Hearth of Hellenism: Discreet Devotion

Hearth of Hellenism: Discreet Devotion March 19, 2019

In an ideal world worshiping the Gods in the open should be effortless. Unfortunately for some, circumstances limit their ability to worship in the open. This post will deal with discreet devotion and how to develop some level of practice and immersion into Hellenism.

Worshiping in the open. Photo by LoveToTakePhotos, via Pixabay.

First, the level of theory. Because Hellenism is an ethos and not exclusively a religion, this allows you to approach Hellenism from a variety of publicly acceptable approaches that shouldn’t arouse suspicion. Dozens of academic professions are devoted around Hellenism. Given this, I highly recommend that you read the primary sources from antiquity and academic/educational books. Engaging in Hellenism in this manner will create the illusion that there is nothing deeper going on beyond educational passions.

Additionally, you will be exposing yourself to the primary texts, helping to orient yourself to the Hellenic worldview (ethos). In my view, it is problematic to worship Gods devoid of cultural context. The two cannot be separated if a Hellenic religious system is what you are indeed looking for.  You can find primary sources for free online here which is the same database scholars use. Don’t forget to visit your public library and see what they have to offer. Word to the wise, at this early stage, don’t go toward pagan books that teach how to practice the religion as those books will be a red flag; keep the books at the educational level for now. Walter Burkert’s Greek Religion (Harvard University) will cover you and maintain the illusion.

Reading scholarly material is a great way to learn more about Hellenism! Photo by StockSnap via Pixabay.

Second, the level of practice. Theory needs to be put into practice eventually. This cannot be avoided and, given the limited situation you may be in, what you physically can perform in terms of devotion will vary. You should not assume that you need to be elaborate and explicit; meaning, your devotional behaviors do not need to overtly look like devotion for it to be ‘real.’ My home shrine is an example of elaborate and explicit; avoid this! While it is nice to be able to express devotion in this manner, it is not necessary. Extravagance in devotion is understandable but understand that devotion is not validated by material items. Aesthetics come second to a stable routine/system to follow and of course love for the Gods. Work with what you have and can get your hands on, adapt to the limitations of your environment as you see fit.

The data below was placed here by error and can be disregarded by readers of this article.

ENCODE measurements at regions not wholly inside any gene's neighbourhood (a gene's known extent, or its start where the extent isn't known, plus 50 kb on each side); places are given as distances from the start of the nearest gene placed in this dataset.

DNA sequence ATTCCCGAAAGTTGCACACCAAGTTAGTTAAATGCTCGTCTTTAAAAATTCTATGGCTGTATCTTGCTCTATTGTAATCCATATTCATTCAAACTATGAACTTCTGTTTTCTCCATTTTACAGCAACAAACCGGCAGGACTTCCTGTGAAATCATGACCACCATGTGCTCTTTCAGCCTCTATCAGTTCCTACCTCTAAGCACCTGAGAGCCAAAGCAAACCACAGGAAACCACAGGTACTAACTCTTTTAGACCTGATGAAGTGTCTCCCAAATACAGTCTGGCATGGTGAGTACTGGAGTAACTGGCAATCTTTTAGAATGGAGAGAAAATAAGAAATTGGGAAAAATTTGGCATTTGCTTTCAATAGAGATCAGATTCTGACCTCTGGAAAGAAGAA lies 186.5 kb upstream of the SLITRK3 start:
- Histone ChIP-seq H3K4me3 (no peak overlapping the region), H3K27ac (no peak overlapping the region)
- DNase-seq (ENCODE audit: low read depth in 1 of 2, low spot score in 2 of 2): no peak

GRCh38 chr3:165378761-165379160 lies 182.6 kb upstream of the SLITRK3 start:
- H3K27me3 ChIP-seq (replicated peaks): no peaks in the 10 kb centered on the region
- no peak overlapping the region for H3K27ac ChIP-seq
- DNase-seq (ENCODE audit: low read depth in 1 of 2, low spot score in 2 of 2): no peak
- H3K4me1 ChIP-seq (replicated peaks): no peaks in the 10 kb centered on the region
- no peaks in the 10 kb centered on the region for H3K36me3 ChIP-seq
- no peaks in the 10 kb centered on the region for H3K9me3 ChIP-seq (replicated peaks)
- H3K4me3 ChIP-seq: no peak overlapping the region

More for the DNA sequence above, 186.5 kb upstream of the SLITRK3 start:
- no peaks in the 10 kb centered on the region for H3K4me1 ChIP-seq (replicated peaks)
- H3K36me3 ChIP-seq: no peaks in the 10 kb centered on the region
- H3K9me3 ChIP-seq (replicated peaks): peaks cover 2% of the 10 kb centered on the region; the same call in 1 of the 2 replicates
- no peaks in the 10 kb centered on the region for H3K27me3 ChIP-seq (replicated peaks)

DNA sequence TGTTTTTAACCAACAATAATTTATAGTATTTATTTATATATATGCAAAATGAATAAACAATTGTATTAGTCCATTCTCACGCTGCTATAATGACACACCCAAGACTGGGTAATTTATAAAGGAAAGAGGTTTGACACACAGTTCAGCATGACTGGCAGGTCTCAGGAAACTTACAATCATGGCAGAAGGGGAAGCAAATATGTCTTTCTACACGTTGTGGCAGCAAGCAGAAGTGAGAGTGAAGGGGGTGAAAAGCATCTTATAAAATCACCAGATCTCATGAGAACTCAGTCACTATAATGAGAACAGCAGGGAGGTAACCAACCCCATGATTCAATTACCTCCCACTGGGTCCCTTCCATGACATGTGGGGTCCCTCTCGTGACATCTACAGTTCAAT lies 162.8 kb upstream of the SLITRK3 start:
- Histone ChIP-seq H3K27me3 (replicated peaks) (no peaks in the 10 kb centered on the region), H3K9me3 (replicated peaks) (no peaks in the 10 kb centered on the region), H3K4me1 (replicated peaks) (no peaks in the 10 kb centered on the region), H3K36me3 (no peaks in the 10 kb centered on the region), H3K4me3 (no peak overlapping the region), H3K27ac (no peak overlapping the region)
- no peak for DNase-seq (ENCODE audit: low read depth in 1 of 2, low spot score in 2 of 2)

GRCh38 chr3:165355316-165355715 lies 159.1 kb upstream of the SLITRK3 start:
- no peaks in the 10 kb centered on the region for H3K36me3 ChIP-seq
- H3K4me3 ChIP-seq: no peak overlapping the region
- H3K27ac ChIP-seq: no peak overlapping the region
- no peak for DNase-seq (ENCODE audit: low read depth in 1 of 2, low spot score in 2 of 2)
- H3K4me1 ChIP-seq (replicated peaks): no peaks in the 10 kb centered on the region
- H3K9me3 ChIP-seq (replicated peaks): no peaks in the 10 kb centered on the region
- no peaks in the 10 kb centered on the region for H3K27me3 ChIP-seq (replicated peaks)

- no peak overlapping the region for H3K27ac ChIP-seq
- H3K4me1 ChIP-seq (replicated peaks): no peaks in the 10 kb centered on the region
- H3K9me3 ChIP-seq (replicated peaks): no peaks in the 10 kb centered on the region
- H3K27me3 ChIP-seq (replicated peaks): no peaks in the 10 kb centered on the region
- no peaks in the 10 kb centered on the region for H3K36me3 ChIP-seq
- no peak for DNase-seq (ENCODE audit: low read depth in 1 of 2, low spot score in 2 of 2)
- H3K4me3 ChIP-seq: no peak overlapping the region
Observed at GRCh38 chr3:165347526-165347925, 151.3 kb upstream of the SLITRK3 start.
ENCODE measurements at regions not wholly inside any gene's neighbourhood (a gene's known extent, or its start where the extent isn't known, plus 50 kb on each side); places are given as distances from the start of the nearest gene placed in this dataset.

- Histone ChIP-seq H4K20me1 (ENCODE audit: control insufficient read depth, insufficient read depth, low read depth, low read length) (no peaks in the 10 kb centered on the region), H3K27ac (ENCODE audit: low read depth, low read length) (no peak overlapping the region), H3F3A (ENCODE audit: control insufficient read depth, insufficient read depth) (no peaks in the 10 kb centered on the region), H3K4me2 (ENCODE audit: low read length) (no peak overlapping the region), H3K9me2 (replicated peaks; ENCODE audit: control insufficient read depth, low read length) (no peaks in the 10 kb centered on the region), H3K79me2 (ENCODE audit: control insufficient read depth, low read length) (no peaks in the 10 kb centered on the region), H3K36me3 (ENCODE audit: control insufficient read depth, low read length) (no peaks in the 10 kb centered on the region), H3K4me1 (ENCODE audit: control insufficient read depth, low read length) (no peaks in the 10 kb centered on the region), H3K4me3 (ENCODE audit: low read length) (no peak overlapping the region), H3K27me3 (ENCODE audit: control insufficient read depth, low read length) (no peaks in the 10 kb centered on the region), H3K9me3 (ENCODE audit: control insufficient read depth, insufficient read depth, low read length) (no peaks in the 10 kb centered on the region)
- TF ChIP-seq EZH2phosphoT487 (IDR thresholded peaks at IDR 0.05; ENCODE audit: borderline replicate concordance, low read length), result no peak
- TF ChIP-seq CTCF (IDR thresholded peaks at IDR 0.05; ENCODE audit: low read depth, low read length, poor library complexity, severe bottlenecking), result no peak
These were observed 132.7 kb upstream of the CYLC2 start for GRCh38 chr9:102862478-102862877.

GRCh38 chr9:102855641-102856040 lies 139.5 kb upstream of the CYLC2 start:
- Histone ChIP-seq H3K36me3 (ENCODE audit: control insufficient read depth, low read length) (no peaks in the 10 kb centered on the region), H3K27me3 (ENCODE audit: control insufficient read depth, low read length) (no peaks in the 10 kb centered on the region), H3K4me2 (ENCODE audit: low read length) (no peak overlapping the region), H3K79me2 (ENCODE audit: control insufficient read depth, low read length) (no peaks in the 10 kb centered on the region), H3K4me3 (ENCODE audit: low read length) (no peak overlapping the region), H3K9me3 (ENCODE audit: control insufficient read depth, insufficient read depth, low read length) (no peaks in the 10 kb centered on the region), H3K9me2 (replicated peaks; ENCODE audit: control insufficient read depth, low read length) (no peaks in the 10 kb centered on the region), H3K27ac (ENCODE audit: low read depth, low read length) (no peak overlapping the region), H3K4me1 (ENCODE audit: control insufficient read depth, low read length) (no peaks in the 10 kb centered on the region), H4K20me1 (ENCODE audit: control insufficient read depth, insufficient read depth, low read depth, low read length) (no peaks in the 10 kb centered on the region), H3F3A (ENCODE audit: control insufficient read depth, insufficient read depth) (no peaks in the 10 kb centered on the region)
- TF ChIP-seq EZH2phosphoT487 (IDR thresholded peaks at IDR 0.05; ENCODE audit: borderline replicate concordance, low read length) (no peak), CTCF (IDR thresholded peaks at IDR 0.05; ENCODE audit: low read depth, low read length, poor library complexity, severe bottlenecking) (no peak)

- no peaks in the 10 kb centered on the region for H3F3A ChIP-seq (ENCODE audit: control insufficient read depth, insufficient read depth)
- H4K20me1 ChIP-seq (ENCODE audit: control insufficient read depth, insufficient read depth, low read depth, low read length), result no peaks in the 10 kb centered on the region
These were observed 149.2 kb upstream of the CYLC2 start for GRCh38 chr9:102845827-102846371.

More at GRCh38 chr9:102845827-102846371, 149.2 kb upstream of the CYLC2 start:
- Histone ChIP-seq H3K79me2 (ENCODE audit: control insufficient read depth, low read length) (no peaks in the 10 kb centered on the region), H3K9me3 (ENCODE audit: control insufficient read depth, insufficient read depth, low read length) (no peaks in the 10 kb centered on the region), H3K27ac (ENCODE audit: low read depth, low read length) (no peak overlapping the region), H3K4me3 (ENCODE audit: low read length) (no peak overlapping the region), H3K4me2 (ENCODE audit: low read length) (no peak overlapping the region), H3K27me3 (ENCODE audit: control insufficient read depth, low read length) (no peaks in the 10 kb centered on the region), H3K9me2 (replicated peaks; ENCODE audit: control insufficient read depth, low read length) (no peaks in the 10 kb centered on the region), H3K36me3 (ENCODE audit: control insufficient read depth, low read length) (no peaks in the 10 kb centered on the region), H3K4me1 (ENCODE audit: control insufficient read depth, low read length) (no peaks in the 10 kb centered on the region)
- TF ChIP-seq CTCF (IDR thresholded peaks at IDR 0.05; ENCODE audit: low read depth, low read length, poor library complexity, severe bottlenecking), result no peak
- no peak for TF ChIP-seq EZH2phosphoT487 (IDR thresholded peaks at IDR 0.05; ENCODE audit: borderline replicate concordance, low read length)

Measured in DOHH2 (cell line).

Two examples of shrines, photo by the author.

In previous blog entries, I have presented a calendar and household worship setup. Using these as the template you can follow along with ease if you keep the visible expression simple. The bare minimum in terms of physical items you may want to incorporate would be a plain candle and incense burner. I would leave out a libation bowl since that is more suspicious-looking than a candle or incense burner. Lighting a candle and/or burning incense as an offering are more than sufficient as ritual actions to perform if you can perform them. Following the household worship setup with the calendar will provide a system to follow.

If you can add representations of the Gods that would be the next step, either statues or printed images. If you do not feel comfortable with either of those options, symbols such as the Gods’ animal(s) could be used in place, either little figurines or printed images. Check out Theoi.com as they list the Gods’ associated animals and symbols.

Final advice, go slow and don’t get fixated on “correctness” – do what you are able to do and grow naturally with it.

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